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Tools for Education

Aug. 1, 2010
As a hygienist, Pilates instructor, and educator, I play the role of teacher in many different settings.

Match the right tool for your next (patient education) task

by Juli Kagan, RDH, MEd

As a hygienist, Pilates instructor, and educator, I play the role of teacher in many different settings. Over my 14 years of studying and applying adult learning, one important aspect I have discovered is that people learn best when they understand both what and why they need to know something. Simply providing students with information does not necessarily mean they learn; learners must appreciate the significance of the information.

This is an important insight for hygienists because a key part of our role in the dental office is providing patient education. Hygienists must help patients understand the true value of the services or procedures being recommended, not just the details of the procedure. Unfortunately, there is no single method of patient education that will accomplish this for every person. This is why it is vital for the dental team to tailor its educational tools to patients’ individual learning styles.

The VARK Model

To understand which tools work for which types of people, we must consider all of the different routes through which people take in information. There are a number of different models of learning styles, but one of the most common is “VARK,” developed by an educator named Neil Fleming. The learning styles in the VARK model are broken down into four categories: visual, aural/auditory, read/write, and kinesthetic. Fleming’s definitions for each category are:

  • Visual: This preference includes the depiction of information in maps, charts, graphs, diagrams, and other devices that instructors use to represent what could have been presented in words. Contrary to what many may infer from the “visual” title, this category does not include videos or PowerPoint.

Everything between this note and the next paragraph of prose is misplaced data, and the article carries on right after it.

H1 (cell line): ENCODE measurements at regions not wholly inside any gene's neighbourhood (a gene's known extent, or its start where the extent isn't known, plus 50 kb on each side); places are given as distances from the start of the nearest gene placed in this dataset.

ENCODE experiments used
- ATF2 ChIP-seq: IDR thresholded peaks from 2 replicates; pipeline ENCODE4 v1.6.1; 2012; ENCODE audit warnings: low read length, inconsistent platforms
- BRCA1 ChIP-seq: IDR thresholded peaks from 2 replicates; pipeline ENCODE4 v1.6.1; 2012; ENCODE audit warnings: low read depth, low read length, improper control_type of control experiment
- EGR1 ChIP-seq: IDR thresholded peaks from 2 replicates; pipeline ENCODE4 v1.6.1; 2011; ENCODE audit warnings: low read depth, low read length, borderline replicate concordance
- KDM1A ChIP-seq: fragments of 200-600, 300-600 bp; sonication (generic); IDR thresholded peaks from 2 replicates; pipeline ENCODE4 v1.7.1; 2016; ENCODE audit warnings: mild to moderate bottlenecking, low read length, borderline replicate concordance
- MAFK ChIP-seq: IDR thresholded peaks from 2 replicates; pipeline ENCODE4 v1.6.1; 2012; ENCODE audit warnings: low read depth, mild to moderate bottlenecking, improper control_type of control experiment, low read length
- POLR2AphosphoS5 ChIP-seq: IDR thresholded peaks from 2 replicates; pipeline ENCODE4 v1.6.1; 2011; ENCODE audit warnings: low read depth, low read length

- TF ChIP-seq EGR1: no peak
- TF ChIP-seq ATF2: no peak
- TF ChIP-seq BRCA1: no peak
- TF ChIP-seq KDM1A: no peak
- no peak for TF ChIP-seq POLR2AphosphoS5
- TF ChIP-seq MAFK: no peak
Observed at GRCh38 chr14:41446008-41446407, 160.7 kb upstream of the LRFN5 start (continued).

• Aural/auditory: This perceptual mode describes a preference for information that is heard or spoken, such as lectures, tutorials, tapes, and group discussion. It includes talking out loud as well as talking to oneself.
  • Read/write: This preference is for information displayed as words, emphasizing text-based input and output. PowerPoint falls into this category, as its presentations are typically text-based.
  • Kinesthetic: This multimodal learning style refers to the “perceptual preference related to the use of experience and practice (simulated or real).” Tools used include demonstrations, simulations, videos and movies of “real” things, as well as case studies, practice, and applications.

Of course, many patients’ learning styles include not just one, but a combination of these methods. A patient’s VARK style can be determined with a simple 16-item questionnaire, but in the dental setting we are most often left to determine patients’ styles on our own.

Patient education systems such as CAESY from Patterson Dental can be very helpful in reaching patients with different learning styles because they use visual, aural, reading, and kinesthetic tools. In just one video, patients can see a diagram, hear the narration, read key points, and watch a demonstration of a procedure.

If you notice a particular method works effectively for a patient, additional materials tailored for this mode may help drive the information home. For instance, a visual learner will appreciate diagrams or photos, and the CAESY “ShowCase” feature allows you to burn CDs for patients that include images and videos for later viewing. An aural learner, on the other hand, might prefer time to talk things over with the dental team. A patient in the read/write category might favor a more detailed text pamphlet, such as the dental conditions and treatment option handouts offered through CAESY Printables and other patient education systems. Finally, a kinesthetic learner may be interested in actually holding a restoration in his or her hands.